5. Use an email service. Email services provide scheduling, analytics, and great templates, all of which will help your email marketing.

Not sure what service to use? WP Beginner has some suggestions in “7 Best Email Marketing Services for Small Businesses (2017).”

10. Have a plan

As a business owner, you certainly have a business plan, but do you have a separate marketing plan? If not, it’s time to write one. Your small business marketing plan should focus on overall goals, objectives, and the tactics you’ll employ to accomplish them. Basic sections should include these types of things:

  • Who is your company? Write down what makes you stand out from the competition.
  • Who is your audience? Who are you selling to? What are their likes and dislikes?
  • What are you trying to achieve? Write down a list of goals and timelines associated with them.
  • What tactics will help you reach these goals? These are the marketing vehicles to reach your audience. Blogs? Social media? Direct mail?
  • What is your budget? Even if you’re a small business owner, marketing doesn’t need to break the bank. Put your money where you’ll get the most from it.

If you need help getting started, check out MPlans’ sample marketing plans. There are many available for a wide variety of industries.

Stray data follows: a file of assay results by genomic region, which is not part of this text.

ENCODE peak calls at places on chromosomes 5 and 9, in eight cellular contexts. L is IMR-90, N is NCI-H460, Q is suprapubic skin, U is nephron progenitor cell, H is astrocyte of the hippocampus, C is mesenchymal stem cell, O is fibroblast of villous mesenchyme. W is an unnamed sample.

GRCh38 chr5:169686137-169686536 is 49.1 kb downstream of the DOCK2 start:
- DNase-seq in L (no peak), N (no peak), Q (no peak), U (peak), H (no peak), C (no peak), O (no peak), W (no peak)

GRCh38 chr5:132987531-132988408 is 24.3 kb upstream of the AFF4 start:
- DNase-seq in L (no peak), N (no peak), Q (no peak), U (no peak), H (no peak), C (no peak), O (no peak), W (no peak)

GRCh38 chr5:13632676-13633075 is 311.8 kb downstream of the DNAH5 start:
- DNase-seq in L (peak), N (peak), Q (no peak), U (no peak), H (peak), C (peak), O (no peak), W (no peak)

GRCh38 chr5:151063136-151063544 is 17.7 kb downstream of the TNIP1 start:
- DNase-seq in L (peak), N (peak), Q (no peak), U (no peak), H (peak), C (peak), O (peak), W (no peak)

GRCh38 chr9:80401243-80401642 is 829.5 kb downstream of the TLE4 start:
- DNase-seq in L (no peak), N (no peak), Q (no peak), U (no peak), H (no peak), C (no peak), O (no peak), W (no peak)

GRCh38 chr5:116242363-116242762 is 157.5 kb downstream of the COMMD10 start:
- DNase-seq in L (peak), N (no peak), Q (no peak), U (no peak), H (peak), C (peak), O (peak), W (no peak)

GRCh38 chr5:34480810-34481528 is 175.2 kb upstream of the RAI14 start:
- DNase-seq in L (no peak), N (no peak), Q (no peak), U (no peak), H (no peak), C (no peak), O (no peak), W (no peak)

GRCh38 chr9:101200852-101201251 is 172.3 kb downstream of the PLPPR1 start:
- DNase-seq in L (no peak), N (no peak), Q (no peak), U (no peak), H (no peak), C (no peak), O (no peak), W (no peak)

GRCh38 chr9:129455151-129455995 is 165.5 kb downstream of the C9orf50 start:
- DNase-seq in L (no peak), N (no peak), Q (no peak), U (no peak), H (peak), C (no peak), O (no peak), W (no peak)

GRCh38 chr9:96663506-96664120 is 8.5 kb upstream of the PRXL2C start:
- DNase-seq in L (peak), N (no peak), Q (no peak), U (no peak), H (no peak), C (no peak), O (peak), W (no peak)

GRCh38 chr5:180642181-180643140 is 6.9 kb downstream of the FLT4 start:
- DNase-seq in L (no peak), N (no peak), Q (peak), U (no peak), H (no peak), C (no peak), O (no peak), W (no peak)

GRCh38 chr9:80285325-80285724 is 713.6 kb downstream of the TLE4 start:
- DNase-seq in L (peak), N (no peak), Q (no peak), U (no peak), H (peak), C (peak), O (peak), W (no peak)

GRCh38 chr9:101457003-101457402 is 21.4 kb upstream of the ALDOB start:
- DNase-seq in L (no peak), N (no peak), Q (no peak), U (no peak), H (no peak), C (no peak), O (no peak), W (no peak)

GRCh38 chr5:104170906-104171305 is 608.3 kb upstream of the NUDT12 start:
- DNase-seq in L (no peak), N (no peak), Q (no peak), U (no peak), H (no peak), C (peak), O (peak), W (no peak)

11. Hire a marketing agency

As a small business owner, you may not have the resources to carry out your marketing plan. It’s important to know when to outsource your marketing efforts.

Although it will cost more upfront, outsourcing can save you time in implementing. And just like an accountant is up on the latest tax write-offs, marketing agencies have knowledge of the newest marketing vehicles.

Here are some questions to ask yourself when considering hiring a marketing agency:

  • Do I have the skill set to carry out my marketing efforts?
  • Do I have the budget to hire an agency?
  • Am I satisfied with my customer base?
  • Are my sales where I want them to be?
  • Do I have a  system for measuring my marketing efforts?

If you’re thinking about hiring an agency, read over Figmints’ “15 Questions to Ask Before You Hire a Marketing Agency.”

12. Follow industry trends

Knowing what’s going on in your industry is an important part of marketing. What are other companies doing? Does it seem to be working? How is the industry itself changing? Knowing the answers to these questions can make a big difference in your marketing.

VerticalResponse details these ten sources you should follow, subscribe to, and read:

  • Trade journals
  • Consumer magazines
  • Discussion forums
  • Websites and blogs
  • Newspapers and news sites
  • Podcasts and videos
  • Network with industry experts
  • Listen to your customers
  • Observe competitors
  • Track your company’s trends

Want more ways to stay up-to-date? Check out Square’s “8 Easy Ways to Stay on Top of Industry Trends.”

13. Get creative

Your marketing efforts shouldn’t be stamped from an industry template. What works for one company might not work for you. The best way to develop and implement your marketing tactics is to think outside of the box.